NEW YORK: Accelerating its remarkable turnaround and establishing itself among the top 3 enterprise-cloud players, IBM’s cloud revenue for the year rose 24% to $17 billion and jumped $30% in the fourth quarter to $5.5 billion.
With cloud revenue now making up 21% of IBM’s total revenue of $79.1 billion, IBM’s reinvigorated technology and market focus have allowed the company to snap an agonizing streak of 20+ quarters of declining revenue as CEO Ginni Rometty’s heroic transformation of the iconic 106-year-old company has come full circle.
This type of resurgence in the dynamic and rapidly evolving tech sector is supposed to be impossible—for several years now, the prophets of doom have been saying IBM had lost its way, couldn’t afford to invest in advanced technology, was overinvested in services, didn’t get the cloud, and was hopelessly trapped in a death spiral.
And Rometty solidified her reputation as not only a courageous CEO willing to take on the near-impossible task of turning around a slumping giant, but also as a visionary strategist who several years ago set a bold new vision for the companycentered on powerful new technologies, defied critics who said IBM should be sold off in pieces, and forcefully recreated IBM as one of the world’s pre-eminent sources of innovation and business value.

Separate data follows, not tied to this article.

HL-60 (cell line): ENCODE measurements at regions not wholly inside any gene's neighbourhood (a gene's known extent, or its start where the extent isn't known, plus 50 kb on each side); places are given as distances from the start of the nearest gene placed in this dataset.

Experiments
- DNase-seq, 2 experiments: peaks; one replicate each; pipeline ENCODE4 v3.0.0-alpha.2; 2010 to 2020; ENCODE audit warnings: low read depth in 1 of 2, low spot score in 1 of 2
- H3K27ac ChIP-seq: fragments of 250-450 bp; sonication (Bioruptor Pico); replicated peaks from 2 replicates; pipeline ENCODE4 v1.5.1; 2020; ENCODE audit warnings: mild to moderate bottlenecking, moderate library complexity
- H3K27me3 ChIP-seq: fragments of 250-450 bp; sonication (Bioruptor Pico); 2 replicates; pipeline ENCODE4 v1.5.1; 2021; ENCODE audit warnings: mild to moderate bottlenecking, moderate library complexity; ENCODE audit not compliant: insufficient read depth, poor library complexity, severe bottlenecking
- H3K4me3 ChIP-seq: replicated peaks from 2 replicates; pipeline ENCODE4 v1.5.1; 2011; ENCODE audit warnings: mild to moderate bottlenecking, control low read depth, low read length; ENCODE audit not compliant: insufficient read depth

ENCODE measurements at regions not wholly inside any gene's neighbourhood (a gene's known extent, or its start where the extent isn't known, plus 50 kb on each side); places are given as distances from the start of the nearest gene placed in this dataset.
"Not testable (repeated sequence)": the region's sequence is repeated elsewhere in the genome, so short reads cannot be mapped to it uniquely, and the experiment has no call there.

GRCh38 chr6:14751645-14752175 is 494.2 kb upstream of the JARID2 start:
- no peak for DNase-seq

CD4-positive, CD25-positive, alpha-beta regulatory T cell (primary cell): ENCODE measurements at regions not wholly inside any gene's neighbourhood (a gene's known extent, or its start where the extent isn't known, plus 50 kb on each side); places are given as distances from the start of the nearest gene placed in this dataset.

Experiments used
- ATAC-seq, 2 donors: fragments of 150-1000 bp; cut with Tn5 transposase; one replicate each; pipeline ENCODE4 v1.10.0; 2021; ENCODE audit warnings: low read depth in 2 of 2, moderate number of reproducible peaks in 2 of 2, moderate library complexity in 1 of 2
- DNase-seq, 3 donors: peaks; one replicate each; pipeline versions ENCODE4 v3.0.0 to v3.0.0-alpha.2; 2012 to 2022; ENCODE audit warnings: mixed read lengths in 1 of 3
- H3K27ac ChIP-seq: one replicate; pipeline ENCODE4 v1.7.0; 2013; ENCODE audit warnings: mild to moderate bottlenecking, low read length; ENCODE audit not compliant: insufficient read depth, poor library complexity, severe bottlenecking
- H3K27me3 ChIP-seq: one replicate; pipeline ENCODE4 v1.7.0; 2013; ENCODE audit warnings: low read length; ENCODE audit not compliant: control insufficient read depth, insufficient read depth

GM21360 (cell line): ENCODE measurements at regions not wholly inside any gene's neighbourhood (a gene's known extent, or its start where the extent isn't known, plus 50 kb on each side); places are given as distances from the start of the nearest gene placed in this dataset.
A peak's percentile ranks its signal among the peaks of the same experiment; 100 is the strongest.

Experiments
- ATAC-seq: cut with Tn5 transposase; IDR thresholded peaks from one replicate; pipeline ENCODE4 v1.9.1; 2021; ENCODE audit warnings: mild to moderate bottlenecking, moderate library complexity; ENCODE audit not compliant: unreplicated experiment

“During 2017, we strengthened our position as the leading enterprise cloud provider and established IBM as the blockchain leader for business,” Rometty said in a press release announcing its financial results, adding that IBM is “uniquely positioned to help clients use data and AI to build smarter businesses.”
“Strengthened,” indeed. In the red-hot enterprise-cloud sector, here are some highlights of what IBM achieved in the fourth quarter and for all of 2017 as it defied the doomsayers and joined Microsoft and Amazon among the three biggest and most-influential cloud vendors.